Is The New COVID-19 Variant Something to Worry About?
Are you concerned about the new COVID-19 variant? Now that we have the COVID-19 vaccines being distributed in phases in the Commonwealth, should we be overly concerned over the recent announcement about a new variant of the virus being detected here?
In case you missed it, the Massachusetts Department of Public Health this past Sunday announced via a press release that the first case of the COVID-19 variant B.1.1.7 was detected in Massachusetts. Health officials say that it is the same variant that was initially discovered in the United Kingdom.
The individual, a woman from Boston in her 20’s, developed symptoms in early January and tested positive for COVID-19. A genetic sample was sent to an out-of-state laboratory as part of the US Centers for Disease Control and Prevention’s established surveillance process to identify COVID-19 variants. The State Public Health Laboratory was notified Saturday of the results.
The Boston resident had traveled to the United Kingdom and became ill the day after she returned. She had tested negative prior to leaving the UK. The individual was interviewed by contact tracers at the time the initial positive result was received, and close contacts were identified. She was re-interviewed by public health officials after the variant had been identified as the cause of illness.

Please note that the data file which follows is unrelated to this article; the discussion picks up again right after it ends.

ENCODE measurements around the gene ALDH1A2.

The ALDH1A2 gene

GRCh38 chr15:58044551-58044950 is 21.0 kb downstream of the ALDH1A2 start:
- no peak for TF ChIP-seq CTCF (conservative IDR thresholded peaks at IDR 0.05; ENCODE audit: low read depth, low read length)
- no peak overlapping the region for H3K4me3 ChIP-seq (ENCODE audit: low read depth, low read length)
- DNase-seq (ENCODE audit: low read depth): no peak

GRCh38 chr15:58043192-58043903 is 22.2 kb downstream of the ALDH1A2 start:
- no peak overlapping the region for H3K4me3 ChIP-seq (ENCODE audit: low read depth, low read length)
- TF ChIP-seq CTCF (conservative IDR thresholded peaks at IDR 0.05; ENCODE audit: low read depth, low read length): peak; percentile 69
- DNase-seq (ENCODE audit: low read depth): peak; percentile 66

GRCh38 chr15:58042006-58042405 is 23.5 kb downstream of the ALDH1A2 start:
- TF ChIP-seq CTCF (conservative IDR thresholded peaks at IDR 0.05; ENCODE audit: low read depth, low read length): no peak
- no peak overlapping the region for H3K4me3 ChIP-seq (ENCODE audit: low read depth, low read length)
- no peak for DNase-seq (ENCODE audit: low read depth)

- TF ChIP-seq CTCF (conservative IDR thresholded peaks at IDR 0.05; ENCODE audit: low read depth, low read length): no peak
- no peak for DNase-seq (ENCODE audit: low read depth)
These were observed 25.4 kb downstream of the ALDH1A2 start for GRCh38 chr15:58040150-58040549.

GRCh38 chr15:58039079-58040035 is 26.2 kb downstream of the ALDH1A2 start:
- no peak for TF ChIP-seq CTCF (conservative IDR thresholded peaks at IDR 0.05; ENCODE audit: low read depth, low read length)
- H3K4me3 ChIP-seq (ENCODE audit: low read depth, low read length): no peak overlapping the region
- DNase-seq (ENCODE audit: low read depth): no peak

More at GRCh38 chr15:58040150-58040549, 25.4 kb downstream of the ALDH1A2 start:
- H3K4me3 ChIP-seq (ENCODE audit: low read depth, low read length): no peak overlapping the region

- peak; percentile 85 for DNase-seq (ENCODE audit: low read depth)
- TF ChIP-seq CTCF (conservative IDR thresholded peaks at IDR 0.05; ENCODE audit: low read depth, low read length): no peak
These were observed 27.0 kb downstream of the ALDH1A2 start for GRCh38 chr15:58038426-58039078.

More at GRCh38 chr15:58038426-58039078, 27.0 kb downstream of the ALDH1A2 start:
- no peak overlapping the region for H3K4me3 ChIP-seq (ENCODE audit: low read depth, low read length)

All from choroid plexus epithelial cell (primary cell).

Surveillance testing for the B.1.1.7 variant has been ongoing at the Massachusetts State Public Health Laboratory in collaboration with clinical diagnostic laboratories and academic partners. Surveillance consists of genomic sequencing on portions of COVID-19 positive specimens.
As of Sunday, the CDC had reported 88 cases from 14 states in the United States.
So... should you be overly concerned? Health officials say that you really just need to keep doing all the right things.
Given the increased transmissibility of this variant and the number of states and other countries that have found infected cases, the Department expected the variant to arrive in Massachusetts eventually. The public health risk reduction measures remain the same. Individuals must continue to wear masks or face coverings while out in public, maintain 6-foot social distancing, stay home when you are sick, and get tested if you have symptoms or are identified as a close contact.
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